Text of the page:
The view from ground level is difficult to describe. I didn’t realise I was looking at Franz until a passing tourist said, “yes that’s it”—a wall of dirty ice and rocks stretching across a valley.
And then the sleet fell hard, stinging my cheeks and I turned tail and dashed back to the car, fingers firmly crossed my heli-tour onto the glacier would take flight the next day. But the forecast was bleak, so I turned in early and drifted off, my mind heavy with doubt.
The next morning I discovered a foot of snow fell overnight, which turned an incredible experience into pretty much, once in a lifetime.
I mustered at Franz Josef Glacier Guide headquarters for the safety briefing, which was swift but thorough. Before I knew it, I was kitted up and dashing across the helipad, and then we were airborne for the three-minute flight and deposited on the ice, all before I realised I was actually standing on New Zealand’s steepest glacier. Franz is also the fastest moving, at up to 50cm a day.
The snowfall meant no crampons, so what could have been a challenging hike become more of a leisurely stroll. There was glacier cricket and snowball fights and a meander up and around the designated track, all under the watchful gaze of our guide. And to top it all off—the most amazing blue ice.
As I paused to soak up the soaring snowscape, with wide eyes and a grin I just couldn’t shake, I realised Franz had broken my first rule of travel: to go forward with a clear mind and reign in all expectations. But I simply couldn’t contain my excitement as we crunched our way through the fine powdered snow.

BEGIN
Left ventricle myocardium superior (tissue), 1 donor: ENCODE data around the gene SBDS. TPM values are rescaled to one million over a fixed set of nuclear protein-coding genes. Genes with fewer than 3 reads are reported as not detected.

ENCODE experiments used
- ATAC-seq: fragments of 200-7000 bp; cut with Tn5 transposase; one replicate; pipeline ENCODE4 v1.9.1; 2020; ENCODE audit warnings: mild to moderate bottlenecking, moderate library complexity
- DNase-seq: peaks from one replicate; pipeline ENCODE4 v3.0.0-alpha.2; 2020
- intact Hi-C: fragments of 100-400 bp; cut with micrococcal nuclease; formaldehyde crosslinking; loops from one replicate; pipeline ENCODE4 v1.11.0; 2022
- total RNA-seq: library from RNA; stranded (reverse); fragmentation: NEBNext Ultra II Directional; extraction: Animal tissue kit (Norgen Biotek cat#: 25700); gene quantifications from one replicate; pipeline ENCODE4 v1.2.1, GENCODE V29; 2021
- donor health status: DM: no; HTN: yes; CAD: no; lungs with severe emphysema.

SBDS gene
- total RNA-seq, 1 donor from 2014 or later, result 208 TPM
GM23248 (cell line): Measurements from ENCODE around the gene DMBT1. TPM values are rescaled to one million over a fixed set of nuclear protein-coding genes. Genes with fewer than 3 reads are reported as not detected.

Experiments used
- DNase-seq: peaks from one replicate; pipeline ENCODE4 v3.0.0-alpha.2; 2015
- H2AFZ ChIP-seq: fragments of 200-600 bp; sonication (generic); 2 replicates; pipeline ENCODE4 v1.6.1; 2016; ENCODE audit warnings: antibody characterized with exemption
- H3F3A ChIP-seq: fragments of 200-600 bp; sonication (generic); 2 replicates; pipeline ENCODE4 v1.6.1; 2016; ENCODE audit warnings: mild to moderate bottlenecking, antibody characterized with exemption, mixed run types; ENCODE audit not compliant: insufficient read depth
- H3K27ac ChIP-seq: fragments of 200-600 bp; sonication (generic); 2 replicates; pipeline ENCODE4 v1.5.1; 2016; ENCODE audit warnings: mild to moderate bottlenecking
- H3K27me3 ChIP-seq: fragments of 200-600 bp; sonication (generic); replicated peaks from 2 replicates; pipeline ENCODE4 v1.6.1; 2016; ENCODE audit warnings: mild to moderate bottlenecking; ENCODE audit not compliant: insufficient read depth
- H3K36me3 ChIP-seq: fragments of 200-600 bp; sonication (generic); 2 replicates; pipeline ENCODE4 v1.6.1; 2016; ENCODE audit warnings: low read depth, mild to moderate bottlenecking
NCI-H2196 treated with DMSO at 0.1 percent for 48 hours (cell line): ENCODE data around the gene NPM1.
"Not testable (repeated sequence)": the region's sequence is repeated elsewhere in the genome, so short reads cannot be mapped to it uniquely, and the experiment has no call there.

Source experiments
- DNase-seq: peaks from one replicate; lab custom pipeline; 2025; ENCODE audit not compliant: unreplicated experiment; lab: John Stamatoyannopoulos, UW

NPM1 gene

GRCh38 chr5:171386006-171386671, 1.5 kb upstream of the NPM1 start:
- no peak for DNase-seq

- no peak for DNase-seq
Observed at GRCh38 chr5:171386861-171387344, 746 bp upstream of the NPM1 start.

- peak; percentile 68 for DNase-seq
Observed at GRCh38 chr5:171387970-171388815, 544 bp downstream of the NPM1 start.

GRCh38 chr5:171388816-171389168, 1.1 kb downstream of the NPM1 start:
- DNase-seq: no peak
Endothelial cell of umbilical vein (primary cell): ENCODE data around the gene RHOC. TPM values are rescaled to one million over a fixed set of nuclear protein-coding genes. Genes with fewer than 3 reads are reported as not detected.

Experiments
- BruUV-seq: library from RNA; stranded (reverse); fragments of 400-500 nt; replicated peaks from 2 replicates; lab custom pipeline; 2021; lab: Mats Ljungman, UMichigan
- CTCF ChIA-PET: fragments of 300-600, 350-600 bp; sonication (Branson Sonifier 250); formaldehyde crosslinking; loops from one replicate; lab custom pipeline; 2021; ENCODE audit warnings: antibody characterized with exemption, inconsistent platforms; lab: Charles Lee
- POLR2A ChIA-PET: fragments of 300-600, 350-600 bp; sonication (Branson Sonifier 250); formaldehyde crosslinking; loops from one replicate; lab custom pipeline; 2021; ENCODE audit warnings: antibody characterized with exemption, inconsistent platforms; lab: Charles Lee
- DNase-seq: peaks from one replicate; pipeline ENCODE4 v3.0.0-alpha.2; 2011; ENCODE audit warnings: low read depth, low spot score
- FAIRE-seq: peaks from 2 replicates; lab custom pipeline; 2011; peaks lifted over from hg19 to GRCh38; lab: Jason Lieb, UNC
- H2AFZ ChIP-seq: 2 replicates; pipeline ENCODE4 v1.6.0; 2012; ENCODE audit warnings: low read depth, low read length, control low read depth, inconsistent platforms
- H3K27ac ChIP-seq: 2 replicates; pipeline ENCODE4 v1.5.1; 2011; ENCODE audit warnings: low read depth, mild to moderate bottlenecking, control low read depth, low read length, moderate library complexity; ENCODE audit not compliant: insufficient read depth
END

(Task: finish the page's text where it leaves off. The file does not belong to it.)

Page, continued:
Far too soon, we were heading back to the base camp and as the chopper whisked us down—”I’ve never seen Franz so amazing,” the pilot’s voice crackled excitedly over the headphones—as we gazed down on the snaking expanse of snow-covered ice. And although it was my first time on a glacier at that moment in time, I couldn’t imagine anywhere more beautiful.
- Hokitika to Franz Josef: 134km. Allow at least two hours.
- State Highway 6—straight runs along valley floors with sections of winding, hilly, narrow passes. There are a number of one-lane bridges. Relatively few passing lanes.
- Hokitika Museum House in the historic Carnegie Building
- Ross Goldfields Information and Heritage Centre
- Franz Josef West Coast Wildlife Centre
- Franz Josef Glacier Guides
- Franz Josef Rainforest Retreat: Provides powered and non-powered drive-up sites in a rainforest setting, with access to on-site facilities, including Monsoon Bar and Restaurant, spa pools, a sauna, a BBQ area and playground, a TV lounge, a well-equipped facilities block with kitchen and guest laundry facilities, 24-hour internet access, and a dumping station.
- Hokitika Motorhome and Campervan Park: There are two entrances to the park, which can accommodate larges buses, fifth wheelers, campervans, and small unpowered vehicles. Make use of the BBQ, full cooking facilities, laundry, drying room, hot showers, swimming pool, Sky TV, and dump station. Wireless internet and a one-minute walk from the beach.
- The Gold Room in Hokitika: Watch as in-house artisans craft beautiful gold nugget jewellery from the locally found natural gold, preserving the unique raw forms from the earth.
- Glacier Souvenir Shop in Franz Josef: Their buying philosophy is to stock items that cater to a wide range of tastes, which means not everything is emblazoned with 'New Zealand’.
- Hokitika: Aurora Restaurant
- Franz Josef: Kingtiger Eastern Eating House and bar